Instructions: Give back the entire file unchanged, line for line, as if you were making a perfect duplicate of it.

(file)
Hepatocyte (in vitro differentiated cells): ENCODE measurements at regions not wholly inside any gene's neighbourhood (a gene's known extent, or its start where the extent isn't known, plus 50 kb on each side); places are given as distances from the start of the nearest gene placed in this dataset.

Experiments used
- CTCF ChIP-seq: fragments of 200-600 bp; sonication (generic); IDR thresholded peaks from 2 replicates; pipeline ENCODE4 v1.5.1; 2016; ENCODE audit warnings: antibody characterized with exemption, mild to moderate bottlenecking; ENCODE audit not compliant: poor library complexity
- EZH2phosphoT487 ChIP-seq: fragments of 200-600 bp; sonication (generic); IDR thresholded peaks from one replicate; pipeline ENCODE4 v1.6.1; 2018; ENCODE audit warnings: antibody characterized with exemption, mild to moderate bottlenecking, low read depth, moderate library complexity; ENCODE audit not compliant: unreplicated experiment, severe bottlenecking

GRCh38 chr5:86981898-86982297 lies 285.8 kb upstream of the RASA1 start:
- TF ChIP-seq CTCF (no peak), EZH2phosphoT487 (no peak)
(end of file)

Hepatocyte (in vitro differentiated cells): ENCODE measurements at regions not wholly inside any gene's neighbourhood (a gene's known extent, or its start where the extent isn't known, plus 50 kb on each side); places are given as distances from the start of the nearest gene placed in this dataset.

Experiments used
- CTCF ChIP-seq: fragments of 200-600 bp; sonication (generic); IDR thresholded peaks from 2 replicates; pipeline ENCODE4 v1.5.1; 2016; ENCODE audit warnings: antibody characterized with exemption, mild to moderate bottlenecking; ENCODE audit not compliant: poor library complexity
- EZH2phosphoT487 ChIP-seq: fragments of 200-600 bp; sonication (generic); IDR thresholded peaks from one replicate; pipeline ENCODE4 v1.6.1; 2018; ENCODE audit warnings: antibody characterized with exemption, mild to moderate bottlenecking, low read depth, moderate library complexity; ENCODE audit not compliant: unreplicated experiment, severe bottlenecking

GRCh38 chr5:86981898-86982297 lies 285.8 kb upstream of the RASA1 start:
- TF ChIP-seq CTCF (no peak), EZH2phosphoT487 (no peak)